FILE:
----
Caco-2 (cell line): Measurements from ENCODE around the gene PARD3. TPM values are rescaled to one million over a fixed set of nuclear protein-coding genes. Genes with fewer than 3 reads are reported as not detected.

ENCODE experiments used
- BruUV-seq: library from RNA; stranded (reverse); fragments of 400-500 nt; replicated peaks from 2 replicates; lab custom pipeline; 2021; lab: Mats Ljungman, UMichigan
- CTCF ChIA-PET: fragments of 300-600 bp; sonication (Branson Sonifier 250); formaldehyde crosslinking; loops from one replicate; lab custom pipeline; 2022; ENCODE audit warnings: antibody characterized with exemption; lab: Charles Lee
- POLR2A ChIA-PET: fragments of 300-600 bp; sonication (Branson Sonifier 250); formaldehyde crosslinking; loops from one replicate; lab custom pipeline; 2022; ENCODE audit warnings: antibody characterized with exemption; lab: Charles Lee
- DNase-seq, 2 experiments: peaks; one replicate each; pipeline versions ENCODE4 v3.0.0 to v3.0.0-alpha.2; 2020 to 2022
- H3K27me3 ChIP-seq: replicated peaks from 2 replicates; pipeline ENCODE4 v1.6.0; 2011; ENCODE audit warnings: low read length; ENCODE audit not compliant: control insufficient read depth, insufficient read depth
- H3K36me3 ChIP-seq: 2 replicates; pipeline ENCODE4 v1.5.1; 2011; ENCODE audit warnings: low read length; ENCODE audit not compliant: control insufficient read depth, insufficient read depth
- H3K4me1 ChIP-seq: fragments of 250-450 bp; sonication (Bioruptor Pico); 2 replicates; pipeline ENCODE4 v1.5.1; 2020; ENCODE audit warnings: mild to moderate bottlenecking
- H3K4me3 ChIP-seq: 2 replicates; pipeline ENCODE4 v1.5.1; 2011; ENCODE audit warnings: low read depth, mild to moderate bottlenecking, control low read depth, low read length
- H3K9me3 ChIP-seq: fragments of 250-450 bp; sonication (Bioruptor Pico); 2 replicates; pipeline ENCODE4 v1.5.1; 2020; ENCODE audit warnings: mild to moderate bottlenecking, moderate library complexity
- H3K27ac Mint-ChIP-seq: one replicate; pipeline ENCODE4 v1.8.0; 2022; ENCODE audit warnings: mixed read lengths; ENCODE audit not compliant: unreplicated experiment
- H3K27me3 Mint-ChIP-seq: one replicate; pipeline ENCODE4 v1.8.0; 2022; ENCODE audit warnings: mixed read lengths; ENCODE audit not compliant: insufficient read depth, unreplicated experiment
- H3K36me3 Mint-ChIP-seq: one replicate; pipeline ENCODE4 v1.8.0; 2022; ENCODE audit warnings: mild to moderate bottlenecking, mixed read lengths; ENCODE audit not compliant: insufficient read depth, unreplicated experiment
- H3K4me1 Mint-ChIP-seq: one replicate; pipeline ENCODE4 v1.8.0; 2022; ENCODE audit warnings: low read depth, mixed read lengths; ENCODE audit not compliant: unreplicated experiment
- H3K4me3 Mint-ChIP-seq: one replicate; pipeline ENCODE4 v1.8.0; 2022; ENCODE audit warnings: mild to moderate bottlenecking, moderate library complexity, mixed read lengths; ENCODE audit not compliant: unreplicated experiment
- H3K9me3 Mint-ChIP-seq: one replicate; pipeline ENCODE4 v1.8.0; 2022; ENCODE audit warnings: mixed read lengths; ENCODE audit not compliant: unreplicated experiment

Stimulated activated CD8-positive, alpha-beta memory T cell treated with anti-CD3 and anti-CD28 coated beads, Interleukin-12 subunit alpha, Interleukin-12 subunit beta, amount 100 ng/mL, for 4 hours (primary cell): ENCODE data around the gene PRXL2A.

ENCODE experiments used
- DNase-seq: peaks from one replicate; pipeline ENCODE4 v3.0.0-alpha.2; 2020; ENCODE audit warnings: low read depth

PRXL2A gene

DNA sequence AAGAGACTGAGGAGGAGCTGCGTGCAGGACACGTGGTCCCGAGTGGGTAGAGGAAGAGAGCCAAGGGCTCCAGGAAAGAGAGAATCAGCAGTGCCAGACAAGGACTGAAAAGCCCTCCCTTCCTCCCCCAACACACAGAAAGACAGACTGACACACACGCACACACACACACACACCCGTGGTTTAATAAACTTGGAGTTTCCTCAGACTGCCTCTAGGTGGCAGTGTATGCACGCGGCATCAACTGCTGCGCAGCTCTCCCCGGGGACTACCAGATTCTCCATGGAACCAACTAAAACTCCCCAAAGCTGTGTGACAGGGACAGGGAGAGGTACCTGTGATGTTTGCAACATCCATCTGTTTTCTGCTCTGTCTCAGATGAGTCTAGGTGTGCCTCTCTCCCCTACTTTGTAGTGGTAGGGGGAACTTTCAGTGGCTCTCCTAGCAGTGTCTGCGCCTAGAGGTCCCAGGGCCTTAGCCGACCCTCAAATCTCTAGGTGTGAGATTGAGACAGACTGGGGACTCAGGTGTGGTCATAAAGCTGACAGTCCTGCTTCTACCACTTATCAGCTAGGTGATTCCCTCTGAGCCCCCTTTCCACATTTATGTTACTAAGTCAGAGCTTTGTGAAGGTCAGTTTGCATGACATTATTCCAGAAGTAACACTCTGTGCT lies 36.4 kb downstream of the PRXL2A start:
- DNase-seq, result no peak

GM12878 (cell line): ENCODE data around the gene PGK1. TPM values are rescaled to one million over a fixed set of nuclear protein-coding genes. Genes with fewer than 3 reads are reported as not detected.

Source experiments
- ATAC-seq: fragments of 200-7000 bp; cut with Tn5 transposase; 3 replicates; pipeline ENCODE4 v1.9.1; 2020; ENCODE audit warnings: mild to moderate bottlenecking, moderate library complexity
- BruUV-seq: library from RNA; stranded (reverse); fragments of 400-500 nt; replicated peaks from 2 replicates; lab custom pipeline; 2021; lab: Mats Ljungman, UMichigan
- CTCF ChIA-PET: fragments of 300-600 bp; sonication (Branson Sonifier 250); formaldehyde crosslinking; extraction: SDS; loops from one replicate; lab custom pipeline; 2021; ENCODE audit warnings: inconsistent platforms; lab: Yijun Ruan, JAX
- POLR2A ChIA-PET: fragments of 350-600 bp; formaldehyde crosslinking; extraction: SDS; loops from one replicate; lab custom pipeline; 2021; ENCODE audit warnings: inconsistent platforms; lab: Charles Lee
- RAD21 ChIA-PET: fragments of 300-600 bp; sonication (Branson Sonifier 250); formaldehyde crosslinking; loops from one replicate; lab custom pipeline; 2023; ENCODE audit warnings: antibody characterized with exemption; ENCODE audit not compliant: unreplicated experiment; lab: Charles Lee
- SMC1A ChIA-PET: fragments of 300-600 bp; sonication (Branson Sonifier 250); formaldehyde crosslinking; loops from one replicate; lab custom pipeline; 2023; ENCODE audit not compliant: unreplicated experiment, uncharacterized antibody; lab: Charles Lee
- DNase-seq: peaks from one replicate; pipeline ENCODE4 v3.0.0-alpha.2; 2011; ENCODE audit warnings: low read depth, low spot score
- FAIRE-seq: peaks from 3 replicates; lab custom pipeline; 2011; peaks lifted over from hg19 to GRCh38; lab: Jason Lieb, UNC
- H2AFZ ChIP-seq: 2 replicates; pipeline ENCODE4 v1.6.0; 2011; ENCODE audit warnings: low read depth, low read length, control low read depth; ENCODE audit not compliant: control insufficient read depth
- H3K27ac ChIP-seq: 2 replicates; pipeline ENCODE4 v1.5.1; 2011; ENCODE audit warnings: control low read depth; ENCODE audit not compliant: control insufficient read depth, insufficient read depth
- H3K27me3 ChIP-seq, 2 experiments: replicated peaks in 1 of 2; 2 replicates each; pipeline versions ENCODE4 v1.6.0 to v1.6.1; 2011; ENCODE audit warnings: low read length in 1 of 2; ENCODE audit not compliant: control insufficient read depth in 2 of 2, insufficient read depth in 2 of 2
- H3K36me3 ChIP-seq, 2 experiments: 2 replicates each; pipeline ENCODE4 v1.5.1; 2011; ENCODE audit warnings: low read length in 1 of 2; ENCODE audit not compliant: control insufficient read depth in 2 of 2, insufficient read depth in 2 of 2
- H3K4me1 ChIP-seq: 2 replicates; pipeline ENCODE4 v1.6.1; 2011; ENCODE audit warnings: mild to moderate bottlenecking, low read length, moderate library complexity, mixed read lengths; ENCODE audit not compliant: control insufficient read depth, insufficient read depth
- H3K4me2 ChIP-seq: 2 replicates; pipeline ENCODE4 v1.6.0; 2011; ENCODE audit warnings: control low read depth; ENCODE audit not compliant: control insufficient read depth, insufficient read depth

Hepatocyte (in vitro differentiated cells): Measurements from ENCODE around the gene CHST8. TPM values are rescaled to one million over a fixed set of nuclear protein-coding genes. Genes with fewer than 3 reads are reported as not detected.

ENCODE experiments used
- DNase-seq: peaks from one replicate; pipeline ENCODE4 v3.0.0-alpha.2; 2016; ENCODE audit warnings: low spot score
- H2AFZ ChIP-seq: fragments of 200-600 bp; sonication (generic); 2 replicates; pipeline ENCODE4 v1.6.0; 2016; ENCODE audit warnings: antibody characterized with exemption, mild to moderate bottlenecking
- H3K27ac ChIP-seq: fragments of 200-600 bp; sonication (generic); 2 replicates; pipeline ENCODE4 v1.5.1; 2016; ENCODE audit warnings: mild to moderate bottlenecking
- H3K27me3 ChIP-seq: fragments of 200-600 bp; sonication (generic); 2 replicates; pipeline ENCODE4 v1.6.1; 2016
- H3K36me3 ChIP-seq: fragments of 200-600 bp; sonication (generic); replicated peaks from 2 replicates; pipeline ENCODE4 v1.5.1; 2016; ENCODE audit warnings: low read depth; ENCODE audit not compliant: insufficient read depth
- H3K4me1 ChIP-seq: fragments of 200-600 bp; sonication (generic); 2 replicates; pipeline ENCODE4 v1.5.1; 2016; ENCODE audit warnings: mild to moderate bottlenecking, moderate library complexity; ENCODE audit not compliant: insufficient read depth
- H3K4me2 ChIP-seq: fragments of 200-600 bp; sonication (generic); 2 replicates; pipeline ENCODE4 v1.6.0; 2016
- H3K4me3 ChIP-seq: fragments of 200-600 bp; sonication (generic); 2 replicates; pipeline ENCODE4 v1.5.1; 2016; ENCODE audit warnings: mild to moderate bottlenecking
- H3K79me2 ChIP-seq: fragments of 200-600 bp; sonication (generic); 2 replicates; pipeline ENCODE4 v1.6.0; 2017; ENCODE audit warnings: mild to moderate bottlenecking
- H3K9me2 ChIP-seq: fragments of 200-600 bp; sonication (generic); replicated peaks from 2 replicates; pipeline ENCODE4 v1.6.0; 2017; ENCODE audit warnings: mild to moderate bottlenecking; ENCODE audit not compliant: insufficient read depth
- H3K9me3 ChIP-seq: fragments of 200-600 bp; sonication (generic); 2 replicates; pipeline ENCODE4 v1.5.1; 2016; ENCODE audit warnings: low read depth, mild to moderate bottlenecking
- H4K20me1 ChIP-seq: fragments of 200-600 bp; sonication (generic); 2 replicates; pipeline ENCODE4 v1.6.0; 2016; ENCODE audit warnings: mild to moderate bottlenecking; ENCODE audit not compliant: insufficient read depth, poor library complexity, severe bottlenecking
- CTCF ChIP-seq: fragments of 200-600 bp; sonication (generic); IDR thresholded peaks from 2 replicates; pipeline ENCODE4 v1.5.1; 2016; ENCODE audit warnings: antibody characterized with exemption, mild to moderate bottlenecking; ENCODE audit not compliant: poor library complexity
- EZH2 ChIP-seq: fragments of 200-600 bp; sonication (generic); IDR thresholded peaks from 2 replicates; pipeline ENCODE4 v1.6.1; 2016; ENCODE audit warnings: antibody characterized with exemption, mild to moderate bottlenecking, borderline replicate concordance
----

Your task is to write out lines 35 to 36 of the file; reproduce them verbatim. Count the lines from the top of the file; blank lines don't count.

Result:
- H3K27ac ChIP-seq: 2 replicates; pipeline ENCODE4 v1.5.1; 2011; ENCODE audit warnings: control low read depth; ENCODE audit not compliant: control insufficient read depth, insufficient read depth
- H3K27me3 ChIP-seq, 2 experiments: replicated peaks in 1 of 2; 2 replicates each; pipeline versions ENCODE4 v1.6.0 to v1.6.1; 2011; ENCODE audit warnings: low read length in 1 of 2; ENCODE audit not compliant: control insufficient read depth in 2 of 2, insufficient read depth in 2 of 2